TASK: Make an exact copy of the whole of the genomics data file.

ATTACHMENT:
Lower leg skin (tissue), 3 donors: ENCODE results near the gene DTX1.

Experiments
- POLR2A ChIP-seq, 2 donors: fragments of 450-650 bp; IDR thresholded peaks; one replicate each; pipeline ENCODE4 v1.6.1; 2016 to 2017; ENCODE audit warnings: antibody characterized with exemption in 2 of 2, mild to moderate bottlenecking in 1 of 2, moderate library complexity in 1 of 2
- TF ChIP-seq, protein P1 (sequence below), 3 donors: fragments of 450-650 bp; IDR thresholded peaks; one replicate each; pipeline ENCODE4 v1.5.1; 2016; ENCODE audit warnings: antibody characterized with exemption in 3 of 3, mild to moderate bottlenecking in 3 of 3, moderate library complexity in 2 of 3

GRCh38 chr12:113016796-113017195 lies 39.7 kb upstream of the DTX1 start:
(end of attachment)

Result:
Lower leg skin (tissue), 3 donors: ENCODE results near the gene DTX1.

Experiments
- POLR2A ChIP-seq, 2 donors: fragments of 450-650 bp; IDR thresholded peaks; one replicate each; pipeline ENCODE4 v1.6.1; 2016 to 2017; ENCODE audit warnings: antibody characterized with exemption in 2 of 2, mild to moderate bottlenecking in 1 of 2, moderate library complexity in 1 of 2
- TF ChIP-seq, protein P1 (sequence below), 3 donors: fragments of 450-650 bp; IDR thresholded peaks; one replicate each; pipeline ENCODE4 v1.5.1; 2016; ENCODE audit warnings: antibody characterized with exemption in 3 of 3, mild to moderate bottlenecking in 3 of 3, moderate library complexity in 2 of 3

GRCh38 chr12:113016796-113017195 lies 39.7 kb upstream of the DTX1 start: